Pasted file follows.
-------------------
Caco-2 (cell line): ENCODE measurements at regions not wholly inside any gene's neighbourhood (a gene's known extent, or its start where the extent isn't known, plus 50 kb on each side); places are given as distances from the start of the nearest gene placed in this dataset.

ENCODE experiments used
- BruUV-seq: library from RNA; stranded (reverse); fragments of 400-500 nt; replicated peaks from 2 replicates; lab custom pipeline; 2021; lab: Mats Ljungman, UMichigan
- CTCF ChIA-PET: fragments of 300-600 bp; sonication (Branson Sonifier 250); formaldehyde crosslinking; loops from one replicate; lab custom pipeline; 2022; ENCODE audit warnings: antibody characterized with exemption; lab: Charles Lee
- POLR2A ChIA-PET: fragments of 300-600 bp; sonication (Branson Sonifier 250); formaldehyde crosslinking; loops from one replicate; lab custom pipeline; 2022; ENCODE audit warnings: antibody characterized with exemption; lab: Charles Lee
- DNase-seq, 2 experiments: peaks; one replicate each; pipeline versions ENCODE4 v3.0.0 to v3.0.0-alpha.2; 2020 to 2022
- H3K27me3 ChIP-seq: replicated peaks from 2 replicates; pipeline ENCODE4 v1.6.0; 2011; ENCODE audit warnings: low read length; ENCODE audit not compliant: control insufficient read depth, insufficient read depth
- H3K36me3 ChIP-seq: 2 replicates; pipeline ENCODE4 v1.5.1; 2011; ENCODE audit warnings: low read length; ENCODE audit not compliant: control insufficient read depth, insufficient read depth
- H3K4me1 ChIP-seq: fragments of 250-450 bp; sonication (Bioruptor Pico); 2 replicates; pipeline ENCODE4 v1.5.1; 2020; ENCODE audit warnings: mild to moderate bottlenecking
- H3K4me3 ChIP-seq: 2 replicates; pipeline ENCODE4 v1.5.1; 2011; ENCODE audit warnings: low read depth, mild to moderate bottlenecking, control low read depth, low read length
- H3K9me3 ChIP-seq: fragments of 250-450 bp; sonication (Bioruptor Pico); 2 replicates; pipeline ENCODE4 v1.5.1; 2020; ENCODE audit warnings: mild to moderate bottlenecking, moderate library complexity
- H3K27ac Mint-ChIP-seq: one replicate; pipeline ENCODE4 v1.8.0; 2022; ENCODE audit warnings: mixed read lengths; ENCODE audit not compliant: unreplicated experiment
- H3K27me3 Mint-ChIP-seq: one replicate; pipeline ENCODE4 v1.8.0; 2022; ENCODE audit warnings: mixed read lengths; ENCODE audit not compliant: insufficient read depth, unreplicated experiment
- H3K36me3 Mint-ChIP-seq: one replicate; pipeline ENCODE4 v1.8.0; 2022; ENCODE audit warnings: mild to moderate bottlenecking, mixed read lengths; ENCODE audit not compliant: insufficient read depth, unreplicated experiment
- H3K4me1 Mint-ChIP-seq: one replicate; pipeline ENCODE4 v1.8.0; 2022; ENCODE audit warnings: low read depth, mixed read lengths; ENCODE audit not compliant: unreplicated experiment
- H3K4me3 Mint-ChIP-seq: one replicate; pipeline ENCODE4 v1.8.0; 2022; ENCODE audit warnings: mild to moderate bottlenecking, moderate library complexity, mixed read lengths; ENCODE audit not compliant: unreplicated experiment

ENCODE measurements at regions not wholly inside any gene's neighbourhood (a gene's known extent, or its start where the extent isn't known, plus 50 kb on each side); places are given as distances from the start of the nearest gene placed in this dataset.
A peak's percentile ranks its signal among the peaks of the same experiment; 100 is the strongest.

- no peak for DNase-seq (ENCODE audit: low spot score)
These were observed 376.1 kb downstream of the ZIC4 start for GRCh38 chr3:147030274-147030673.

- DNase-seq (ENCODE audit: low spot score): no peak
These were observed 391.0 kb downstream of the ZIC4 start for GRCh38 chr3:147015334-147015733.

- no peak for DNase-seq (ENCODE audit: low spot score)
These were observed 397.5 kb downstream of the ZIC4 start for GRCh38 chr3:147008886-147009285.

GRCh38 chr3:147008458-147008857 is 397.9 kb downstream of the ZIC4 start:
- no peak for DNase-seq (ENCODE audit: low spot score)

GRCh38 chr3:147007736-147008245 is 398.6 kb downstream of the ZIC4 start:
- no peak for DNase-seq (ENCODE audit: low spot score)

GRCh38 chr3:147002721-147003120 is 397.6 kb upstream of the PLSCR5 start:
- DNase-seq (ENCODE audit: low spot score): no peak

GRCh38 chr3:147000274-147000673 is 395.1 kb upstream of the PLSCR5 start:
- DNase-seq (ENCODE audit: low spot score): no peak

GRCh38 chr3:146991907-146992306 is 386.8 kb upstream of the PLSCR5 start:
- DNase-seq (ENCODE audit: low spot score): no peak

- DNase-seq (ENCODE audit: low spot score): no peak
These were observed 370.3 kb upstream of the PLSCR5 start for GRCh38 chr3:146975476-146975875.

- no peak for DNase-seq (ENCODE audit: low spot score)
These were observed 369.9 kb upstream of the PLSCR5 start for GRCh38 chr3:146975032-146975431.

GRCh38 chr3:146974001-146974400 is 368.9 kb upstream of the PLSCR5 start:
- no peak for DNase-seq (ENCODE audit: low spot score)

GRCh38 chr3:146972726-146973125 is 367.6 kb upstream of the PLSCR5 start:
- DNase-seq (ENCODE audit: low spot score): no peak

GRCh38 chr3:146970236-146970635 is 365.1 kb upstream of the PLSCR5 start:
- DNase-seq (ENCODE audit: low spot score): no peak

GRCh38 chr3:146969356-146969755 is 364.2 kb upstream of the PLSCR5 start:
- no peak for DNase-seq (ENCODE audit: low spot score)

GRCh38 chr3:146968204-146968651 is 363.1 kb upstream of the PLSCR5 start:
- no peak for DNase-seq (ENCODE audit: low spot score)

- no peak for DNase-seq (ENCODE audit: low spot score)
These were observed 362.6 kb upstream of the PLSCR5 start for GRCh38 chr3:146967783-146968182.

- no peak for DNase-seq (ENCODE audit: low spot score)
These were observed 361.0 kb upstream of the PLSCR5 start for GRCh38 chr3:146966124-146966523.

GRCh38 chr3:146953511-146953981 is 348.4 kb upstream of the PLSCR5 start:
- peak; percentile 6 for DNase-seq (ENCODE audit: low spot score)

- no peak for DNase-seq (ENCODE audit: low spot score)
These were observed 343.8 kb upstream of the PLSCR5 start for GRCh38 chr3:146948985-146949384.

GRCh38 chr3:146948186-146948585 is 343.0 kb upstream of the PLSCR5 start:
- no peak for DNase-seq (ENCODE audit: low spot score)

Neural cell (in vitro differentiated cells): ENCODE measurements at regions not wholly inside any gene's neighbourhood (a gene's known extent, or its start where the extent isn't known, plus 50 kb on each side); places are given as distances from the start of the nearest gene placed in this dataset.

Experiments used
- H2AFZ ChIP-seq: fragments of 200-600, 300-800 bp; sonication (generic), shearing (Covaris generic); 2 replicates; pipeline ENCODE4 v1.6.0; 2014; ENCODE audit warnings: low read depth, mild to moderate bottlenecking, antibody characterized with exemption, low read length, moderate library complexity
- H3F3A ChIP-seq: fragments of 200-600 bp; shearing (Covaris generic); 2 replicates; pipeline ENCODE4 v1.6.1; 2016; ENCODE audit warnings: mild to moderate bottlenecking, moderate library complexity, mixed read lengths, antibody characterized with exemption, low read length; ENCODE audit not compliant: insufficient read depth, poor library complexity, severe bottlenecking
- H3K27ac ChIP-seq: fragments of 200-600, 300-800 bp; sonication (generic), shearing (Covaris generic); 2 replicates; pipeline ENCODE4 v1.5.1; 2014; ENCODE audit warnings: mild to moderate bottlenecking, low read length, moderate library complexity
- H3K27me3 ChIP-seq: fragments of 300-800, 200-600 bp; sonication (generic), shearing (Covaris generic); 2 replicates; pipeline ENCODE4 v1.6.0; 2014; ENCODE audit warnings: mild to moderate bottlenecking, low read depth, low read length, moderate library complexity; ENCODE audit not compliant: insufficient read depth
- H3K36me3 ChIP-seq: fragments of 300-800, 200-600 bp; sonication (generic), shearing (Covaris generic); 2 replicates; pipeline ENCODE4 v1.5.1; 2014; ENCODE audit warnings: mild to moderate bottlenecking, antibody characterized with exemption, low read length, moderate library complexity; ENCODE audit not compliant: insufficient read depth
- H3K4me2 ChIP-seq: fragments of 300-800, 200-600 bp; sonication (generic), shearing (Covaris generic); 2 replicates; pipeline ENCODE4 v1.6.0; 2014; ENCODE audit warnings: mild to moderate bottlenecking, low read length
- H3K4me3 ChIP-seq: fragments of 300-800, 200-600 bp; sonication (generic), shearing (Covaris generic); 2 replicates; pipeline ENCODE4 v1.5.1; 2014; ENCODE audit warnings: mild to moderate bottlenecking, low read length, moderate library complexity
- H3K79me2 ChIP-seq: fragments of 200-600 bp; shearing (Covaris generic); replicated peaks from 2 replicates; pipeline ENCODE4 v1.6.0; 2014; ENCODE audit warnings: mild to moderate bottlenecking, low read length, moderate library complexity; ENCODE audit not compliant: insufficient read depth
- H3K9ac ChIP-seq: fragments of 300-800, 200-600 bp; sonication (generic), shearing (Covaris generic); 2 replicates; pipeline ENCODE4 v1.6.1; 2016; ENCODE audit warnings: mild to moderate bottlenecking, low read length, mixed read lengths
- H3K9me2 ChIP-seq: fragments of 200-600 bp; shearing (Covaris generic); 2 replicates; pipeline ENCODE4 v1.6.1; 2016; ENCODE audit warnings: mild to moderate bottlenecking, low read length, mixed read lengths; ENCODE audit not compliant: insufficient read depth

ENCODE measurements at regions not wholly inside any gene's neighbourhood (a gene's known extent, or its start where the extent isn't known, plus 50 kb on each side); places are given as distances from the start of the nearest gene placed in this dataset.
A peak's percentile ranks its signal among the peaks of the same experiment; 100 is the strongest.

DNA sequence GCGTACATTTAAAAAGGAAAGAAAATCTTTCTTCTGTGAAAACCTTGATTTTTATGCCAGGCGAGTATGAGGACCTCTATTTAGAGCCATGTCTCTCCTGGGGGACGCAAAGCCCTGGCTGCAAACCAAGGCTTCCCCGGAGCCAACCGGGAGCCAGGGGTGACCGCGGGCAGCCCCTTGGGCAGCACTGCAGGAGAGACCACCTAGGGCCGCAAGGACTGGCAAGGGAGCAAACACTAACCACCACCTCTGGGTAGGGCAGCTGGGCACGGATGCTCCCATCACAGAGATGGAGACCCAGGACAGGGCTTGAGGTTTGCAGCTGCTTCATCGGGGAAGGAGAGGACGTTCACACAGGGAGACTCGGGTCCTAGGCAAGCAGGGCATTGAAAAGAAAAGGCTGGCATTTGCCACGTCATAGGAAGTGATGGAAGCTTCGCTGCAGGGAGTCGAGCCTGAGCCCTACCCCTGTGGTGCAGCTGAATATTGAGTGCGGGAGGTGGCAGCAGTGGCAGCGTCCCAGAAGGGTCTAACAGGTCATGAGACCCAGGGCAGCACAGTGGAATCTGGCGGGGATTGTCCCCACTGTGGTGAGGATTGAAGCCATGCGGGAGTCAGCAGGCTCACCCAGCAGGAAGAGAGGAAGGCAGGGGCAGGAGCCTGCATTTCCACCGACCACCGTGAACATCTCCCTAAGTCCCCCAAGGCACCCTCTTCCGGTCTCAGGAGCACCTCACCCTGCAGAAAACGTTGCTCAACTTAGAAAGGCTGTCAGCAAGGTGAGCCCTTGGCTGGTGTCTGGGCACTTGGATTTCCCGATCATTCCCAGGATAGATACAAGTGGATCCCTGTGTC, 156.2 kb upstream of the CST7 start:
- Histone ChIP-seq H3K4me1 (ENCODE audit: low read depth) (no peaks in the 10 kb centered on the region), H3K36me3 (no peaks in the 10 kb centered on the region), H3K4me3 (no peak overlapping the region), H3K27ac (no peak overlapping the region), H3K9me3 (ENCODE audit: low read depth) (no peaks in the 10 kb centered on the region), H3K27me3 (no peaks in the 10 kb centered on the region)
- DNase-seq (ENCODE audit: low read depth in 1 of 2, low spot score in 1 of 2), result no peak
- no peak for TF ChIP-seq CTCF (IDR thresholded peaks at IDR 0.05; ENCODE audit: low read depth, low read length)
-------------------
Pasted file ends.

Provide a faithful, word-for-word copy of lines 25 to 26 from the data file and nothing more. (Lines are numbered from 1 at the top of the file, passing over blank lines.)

GRCh38 chr3:147008458-147008857 is 397.9 kb downstream of the ZIC4 start:
- no peak for DNase-seq (ENCODE audit: low spot score)